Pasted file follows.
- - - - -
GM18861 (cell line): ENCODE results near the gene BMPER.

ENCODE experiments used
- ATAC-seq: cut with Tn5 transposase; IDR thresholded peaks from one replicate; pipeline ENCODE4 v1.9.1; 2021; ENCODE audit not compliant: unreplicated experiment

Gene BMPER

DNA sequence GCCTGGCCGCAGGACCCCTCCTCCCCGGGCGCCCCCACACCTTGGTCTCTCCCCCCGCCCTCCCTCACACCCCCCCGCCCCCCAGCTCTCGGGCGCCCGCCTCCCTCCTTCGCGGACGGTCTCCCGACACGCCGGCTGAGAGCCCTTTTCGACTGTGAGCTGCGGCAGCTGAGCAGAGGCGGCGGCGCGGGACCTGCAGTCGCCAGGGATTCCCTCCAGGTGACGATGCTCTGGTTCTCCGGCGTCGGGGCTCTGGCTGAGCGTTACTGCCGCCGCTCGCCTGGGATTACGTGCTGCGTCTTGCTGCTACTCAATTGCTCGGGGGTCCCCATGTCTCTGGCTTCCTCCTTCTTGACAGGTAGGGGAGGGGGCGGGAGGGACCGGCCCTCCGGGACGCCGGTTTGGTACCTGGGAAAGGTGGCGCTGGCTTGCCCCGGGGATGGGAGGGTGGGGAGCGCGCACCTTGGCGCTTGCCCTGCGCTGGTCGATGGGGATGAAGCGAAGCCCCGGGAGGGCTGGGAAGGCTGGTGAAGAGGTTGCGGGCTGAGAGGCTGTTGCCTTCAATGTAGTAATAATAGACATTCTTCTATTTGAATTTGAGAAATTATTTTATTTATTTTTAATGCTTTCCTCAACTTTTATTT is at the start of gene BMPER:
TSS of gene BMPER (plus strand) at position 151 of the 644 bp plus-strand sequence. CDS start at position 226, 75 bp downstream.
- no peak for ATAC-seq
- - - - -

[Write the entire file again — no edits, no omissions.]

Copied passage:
GM18861 (cell line): ENCODE results near the gene BMPER.

ENCODE experiments used
- ATAC-seq: cut with Tn5 transposase; IDR thresholded peaks from one replicate; pipeline ENCODE4 v1.9.1; 2021; ENCODE audit not compliant: unreplicated experiment

Gene BMPER

DNA sequence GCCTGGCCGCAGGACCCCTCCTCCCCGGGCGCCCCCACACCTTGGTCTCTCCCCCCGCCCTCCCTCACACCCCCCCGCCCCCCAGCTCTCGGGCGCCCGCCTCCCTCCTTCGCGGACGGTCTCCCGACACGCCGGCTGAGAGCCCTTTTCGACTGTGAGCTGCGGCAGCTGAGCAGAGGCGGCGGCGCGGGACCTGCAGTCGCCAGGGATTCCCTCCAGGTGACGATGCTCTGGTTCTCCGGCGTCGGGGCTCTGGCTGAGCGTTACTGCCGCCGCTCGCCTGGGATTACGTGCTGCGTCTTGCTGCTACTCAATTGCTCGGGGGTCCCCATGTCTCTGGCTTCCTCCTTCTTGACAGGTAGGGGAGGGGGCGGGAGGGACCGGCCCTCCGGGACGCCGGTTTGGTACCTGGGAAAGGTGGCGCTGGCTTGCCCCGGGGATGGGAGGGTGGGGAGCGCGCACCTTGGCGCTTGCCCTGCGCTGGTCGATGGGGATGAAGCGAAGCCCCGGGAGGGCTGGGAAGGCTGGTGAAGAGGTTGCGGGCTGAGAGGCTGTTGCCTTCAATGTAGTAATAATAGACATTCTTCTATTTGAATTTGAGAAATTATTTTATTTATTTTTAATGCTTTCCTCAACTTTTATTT is at the start of gene BMPER:
TSS of gene BMPER (plus strand) at position 151 of the 644 bp plus-strand sequence. CDS start at position 226, 75 bp downstream.
- no peak for ATAC-seq